In the first comprehensive imaging study of attention-deficit/hyperactivity disorder in preschoolers, researchers have found evidence that structural changes in the brain are already recognizable at the age of 4.
"One of our big questions was thinking about an early-onset disorder and linking it to early-onset brain anomalies," said Lisa Jacobson, one of the researchers involved in the study, which appeared Monday in the Journal of the International Neuropsychological Society.
The results "tell us that this is not just a behavioral disorder. It is a neurological disorder."
The study found widespread reductions in the volume of gray matter in the brains of children with ADHD.
And the more severe their behavior, the more their brains differed from those of children who were not diagnosed with ADHD, according to Jacobson, a pediatric neuropsychologist at Johns Hopkins University and the Kennedy Krieger Institute, an affiliate of Johns Hopkins and the site of the research.
The most significant differences in brain volume were seen in the temporal and prefrontal lobes, including areas associated with activity, attention and motor control. The results seen in the preschoolers mirror those of earlier research in school-age children and adolescents.
"When they designed the study, even [lead author] Mark Mahone did not think he would find these differences," said James Griffin of the National Institutes of Health, which funded the research.
Griffin is the deputy chief of NIH's Child Development and Behavior branch. "They were surprised at how early these differences were already evident in the brain."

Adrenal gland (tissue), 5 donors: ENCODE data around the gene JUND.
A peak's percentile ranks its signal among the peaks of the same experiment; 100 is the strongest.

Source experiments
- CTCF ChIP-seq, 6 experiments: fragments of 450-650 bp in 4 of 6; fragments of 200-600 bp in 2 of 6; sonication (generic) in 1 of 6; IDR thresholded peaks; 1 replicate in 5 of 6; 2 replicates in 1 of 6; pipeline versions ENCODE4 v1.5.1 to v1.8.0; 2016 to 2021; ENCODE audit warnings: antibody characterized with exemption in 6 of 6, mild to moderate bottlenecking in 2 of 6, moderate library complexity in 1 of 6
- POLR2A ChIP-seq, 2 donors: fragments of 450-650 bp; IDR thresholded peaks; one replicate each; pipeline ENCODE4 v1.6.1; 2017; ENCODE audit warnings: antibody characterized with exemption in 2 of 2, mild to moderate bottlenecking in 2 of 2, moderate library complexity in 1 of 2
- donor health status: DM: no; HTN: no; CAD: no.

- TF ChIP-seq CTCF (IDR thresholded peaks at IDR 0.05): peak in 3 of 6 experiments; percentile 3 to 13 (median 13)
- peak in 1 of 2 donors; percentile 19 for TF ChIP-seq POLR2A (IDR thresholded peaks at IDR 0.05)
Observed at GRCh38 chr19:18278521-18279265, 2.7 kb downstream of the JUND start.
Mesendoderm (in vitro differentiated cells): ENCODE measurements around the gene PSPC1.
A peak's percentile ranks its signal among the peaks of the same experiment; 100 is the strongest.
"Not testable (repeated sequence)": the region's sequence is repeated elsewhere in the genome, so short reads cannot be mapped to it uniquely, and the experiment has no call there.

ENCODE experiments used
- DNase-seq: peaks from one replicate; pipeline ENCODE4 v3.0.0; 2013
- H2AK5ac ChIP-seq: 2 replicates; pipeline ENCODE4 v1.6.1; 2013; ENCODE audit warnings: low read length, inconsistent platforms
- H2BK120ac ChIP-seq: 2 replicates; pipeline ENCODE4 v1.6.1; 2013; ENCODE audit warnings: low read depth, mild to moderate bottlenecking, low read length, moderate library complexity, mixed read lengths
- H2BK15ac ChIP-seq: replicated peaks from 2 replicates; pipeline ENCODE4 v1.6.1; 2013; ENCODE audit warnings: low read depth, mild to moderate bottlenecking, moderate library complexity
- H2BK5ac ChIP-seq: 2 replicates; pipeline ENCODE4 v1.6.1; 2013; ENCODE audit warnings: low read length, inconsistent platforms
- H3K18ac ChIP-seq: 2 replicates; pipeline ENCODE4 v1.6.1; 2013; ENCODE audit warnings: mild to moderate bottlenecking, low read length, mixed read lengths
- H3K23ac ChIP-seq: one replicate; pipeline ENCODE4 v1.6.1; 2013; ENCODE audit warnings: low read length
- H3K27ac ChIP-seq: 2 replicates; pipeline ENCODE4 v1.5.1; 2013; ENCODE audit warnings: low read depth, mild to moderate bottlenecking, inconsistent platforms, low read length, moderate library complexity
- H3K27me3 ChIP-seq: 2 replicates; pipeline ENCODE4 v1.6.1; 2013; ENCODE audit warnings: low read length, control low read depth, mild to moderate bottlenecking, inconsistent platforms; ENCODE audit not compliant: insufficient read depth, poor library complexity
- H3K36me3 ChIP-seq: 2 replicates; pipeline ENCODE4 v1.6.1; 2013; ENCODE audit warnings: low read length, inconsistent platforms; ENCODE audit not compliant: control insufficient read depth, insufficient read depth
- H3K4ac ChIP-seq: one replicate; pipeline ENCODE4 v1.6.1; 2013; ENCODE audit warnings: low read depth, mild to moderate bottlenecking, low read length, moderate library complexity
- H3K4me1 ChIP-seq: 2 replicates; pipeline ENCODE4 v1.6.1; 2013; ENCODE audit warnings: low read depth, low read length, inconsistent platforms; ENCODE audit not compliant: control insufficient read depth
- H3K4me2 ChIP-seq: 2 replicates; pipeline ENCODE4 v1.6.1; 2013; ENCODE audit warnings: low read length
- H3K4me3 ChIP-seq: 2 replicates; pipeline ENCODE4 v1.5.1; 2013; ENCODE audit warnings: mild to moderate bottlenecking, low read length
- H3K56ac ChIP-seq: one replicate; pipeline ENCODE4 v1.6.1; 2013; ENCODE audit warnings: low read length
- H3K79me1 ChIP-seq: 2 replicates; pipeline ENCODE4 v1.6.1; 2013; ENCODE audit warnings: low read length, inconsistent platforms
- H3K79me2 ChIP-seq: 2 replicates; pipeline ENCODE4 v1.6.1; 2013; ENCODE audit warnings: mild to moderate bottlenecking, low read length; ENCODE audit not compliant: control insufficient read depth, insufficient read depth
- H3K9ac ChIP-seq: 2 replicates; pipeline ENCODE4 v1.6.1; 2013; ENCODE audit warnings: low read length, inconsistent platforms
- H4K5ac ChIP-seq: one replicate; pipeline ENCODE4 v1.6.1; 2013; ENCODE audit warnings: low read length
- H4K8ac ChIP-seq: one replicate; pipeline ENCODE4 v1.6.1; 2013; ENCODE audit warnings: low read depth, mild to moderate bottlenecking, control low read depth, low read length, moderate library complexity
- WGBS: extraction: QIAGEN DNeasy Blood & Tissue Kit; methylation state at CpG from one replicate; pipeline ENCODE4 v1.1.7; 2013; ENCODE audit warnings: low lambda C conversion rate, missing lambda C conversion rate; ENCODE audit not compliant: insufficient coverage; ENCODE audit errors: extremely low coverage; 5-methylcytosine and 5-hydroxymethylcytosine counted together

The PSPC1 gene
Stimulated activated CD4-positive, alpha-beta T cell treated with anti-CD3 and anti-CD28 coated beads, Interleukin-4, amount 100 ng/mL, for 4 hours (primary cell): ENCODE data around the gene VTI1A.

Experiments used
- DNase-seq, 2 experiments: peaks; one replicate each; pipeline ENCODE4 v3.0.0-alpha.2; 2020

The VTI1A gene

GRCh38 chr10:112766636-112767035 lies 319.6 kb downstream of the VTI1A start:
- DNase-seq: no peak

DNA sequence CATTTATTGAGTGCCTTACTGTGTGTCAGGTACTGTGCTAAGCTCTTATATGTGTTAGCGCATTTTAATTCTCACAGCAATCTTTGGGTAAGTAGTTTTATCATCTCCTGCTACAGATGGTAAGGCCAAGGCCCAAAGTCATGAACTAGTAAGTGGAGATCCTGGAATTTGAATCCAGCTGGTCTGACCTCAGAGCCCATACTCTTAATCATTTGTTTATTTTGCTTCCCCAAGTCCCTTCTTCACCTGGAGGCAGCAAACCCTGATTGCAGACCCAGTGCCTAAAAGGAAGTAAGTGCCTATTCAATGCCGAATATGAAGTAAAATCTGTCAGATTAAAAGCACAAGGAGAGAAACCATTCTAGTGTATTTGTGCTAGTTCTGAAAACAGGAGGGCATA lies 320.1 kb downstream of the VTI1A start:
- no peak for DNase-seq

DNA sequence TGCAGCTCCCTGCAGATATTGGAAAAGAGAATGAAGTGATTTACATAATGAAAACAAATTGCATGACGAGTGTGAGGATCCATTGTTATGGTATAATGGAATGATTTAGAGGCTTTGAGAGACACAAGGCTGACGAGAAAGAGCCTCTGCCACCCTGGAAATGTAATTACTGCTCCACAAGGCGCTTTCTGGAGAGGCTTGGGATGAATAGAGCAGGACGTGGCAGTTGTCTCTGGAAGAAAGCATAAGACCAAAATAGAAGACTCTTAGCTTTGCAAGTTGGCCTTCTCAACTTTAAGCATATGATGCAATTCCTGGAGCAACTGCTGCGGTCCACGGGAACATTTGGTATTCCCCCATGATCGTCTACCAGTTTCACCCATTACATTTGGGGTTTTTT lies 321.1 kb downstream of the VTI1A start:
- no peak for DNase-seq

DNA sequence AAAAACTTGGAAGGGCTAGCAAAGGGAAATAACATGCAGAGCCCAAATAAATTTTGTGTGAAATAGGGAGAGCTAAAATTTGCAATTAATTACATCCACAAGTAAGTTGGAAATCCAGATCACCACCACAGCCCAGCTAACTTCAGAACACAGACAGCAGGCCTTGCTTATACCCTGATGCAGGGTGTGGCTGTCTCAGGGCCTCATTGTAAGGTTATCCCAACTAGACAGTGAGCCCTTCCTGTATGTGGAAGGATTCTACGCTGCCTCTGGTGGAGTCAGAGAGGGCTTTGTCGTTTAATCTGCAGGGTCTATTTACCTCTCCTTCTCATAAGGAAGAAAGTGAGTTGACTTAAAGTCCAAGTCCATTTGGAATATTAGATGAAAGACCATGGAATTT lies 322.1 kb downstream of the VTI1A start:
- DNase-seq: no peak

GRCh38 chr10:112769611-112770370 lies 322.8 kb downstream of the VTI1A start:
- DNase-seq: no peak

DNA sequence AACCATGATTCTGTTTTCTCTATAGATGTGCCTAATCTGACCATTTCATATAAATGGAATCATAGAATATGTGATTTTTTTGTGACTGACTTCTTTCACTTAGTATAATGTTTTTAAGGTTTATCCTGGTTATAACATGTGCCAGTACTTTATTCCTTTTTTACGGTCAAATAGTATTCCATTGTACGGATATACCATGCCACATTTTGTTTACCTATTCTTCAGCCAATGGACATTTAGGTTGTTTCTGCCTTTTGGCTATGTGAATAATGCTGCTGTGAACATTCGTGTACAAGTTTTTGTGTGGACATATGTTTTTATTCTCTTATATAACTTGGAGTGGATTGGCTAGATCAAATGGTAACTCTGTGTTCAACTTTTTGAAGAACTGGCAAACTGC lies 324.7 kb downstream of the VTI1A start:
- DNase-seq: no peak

The authors acknowledge that the range of "normal" behavior for children this age is wide and variable and that these brain differences are merely associated with, and not necessarily the cause of, the symptoms of ADHD.
They also note that children's brains don't all develop along the same timeline.
Another issue, according to Jacobson, is that few if any of the preschoolers in the ADHD group were diagnosed with the disorder before the study. Instead, the researchers relied on parental reports after soliciting subjects from the community, often by placing fliers in public places such as libraries.
Experts not associated with the study also cited the difficulty of making conclusions based on averages of the two groups.
"Focusing on this gives a false impression of the two samples and tells us nothing about the spread found in the two groups," Sami Timimi wrote in an email to The Washington Post.
Timimi is visiting professor of child psychiatry and mental health improvement at the University of Lincoln in England.
More than 6 million children ages 2 to 17 in the United States have been diagnosed with ADHD, according to the most recent statistics from the Centers for Disease Control and Prevention.
Thirty years ago, the number was half that, suggesting to some critics that the disorder is over-diagnosed today.
"Brain size, like every biological trait, lies on a spectrum," said Jonathan Leo, professor of neuroanatomy at Lincoln Memorial University in Tennessee.
David Cohen, a professor of social welfare at the University of California at Los Angeles, points out that more children are treated for ADHD in the United States than in much of the rest of the world. "Findings from brain scans can't begin to explain this."
Jacobson and the other scientists who contributed to the research say they would like to follow the children into adolescence and make theirs a longitudinal study.
Is there something about the brains of children who are going to show the most persistent symptoms? "Because that will be the hallmark for treatment," Jacobson said.
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